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Modified PEEK grades save on resin costs

Interest among plastics processors in polyetheretherketone (PEEK), an engineering thermoplastic that offers a mighty array of mechanical properties including very high heat resistance and strength, is dampened by the material’s price tag, which exceeds $10/lb.

Interest among plastics processors in polyetheretherketone (PEEK), an engineering thermoplastic that offers a mighty array of mechanical properties including very high heat resistance and strength, is dampened by the material’s price tag, which exceeds $10/lb. One outcome has been the development of a number of compounds that combine PEEK with other crystalline thermoplastics in a bid to help processors and parts designers avoid over-engineering and to reduce the material’s cost.

For example, plastics supplier Solvay Advanced Polymers (Alpharetta, GA) has launched its AvaSpire AV-700 series of modified PEEK grades to help “fill the cost/performance gap” between high-performance plastics such as polyphenylene sulfide (PPS), liquid crystal polymer (LCP), or high-temperature polyamide, and PEEK. These PEEK-based formulations are available in unfilled, filled, and wear-resistant grades and, reports Solvay, can compete with standard PEEK grades but at prices as much as 30% less. The six grades in the range have melt viscosities and processability comparable to those of standard PEEK grades and can be injection molded or extruded on conventional processing machinery. Targeted applications are in automotive, oil and gas recovery, semiconductors and chemical processing, among others.

Solvay AP already markets its Torlon polyamide imide (PAI) for seal rings, thrust washers and similar parts, but PAI requires curing post-mold; PEEK does not.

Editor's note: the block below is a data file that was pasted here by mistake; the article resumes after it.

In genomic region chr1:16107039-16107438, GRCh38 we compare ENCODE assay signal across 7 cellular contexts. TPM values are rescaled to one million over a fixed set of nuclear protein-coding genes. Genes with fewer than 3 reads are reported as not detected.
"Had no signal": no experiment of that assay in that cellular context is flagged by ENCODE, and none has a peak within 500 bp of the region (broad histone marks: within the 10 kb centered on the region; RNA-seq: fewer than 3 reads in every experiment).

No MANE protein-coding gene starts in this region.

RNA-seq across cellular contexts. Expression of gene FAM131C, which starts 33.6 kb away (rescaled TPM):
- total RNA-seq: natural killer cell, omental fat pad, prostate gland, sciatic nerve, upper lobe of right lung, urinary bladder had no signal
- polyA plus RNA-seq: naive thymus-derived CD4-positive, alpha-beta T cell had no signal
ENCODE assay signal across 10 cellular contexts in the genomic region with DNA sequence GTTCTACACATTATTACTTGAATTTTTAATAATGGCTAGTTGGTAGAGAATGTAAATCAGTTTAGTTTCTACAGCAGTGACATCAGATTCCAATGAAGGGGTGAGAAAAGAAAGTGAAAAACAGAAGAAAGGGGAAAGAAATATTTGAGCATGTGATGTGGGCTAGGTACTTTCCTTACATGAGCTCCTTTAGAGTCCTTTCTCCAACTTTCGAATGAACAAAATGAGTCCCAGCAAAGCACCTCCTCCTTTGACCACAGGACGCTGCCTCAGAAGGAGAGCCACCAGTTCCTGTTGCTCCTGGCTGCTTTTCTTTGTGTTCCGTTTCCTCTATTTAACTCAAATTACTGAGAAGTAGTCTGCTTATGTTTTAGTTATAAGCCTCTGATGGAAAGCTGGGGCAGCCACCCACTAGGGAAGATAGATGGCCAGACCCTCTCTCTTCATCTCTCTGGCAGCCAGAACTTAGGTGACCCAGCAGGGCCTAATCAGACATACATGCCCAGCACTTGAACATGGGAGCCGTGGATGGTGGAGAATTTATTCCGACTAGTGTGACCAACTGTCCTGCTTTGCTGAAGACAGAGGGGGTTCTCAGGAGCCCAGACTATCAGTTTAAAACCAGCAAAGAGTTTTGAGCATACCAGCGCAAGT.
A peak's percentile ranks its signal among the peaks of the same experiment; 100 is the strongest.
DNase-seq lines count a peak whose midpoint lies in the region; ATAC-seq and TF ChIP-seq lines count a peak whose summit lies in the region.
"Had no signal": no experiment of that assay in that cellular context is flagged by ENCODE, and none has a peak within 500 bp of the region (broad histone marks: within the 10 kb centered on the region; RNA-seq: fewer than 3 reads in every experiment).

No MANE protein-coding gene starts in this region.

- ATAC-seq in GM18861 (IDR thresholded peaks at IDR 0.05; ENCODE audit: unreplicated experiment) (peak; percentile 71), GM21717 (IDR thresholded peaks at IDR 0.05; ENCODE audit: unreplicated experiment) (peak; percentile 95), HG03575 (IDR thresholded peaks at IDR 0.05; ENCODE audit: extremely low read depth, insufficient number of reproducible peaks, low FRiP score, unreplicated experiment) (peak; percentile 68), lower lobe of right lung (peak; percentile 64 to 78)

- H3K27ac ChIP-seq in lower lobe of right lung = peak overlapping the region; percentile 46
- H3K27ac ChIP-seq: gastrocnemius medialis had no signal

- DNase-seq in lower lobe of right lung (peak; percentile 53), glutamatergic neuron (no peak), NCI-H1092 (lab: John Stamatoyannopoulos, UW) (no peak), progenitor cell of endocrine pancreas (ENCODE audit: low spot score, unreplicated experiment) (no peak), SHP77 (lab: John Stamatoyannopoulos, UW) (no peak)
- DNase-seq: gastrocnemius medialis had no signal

During the Plastics in Automotive Engineering conference in Mannheim, Germany in March, Wolfgang Funke, business development representative at Solvay AP, told MPW that the AvaSpire modified PEEK grades already are finding favor in the market as they help processors get the PEEK attributes they need without overengineering. “Depending on the other plastics used, you can increase the glass transition temperature (of PEEK) quite a bit,” he noted. He cited new double-clutch systems on cars as one application in which he predicts these compounds eventually could see use.

The PEEK supply leader, Victrex, offers blends of its flagship PEEK resin with Extem thermoplastic polyimide (TPI) from Sabic Innovative Plastics, but most recently introduced a grade of straight PEEK, Victrex ST, which it says is designed to see use in applications requiring a combination of high temperature, mechanical performance and dimensional stability. The new polymer launches with two grades: STG45 polymer (an unfilled grade) and ST45GL30 polymer (a glass-filled grade).

According to Victrex, ST ST45GL30 grade has a heat distortion temperature of 380°C; combined with PEEK’s chemical resistance and dimensional stability, this high HDT could open a number of underhood automotive applications to thermoplastics, as well as others applications in aggressive environments.

The third leading supplier of PEEK, Evonik, earlier this year announced the launch of a new range of PEEK grades aimed at medical applications. [email protected]

TAGS: Materials
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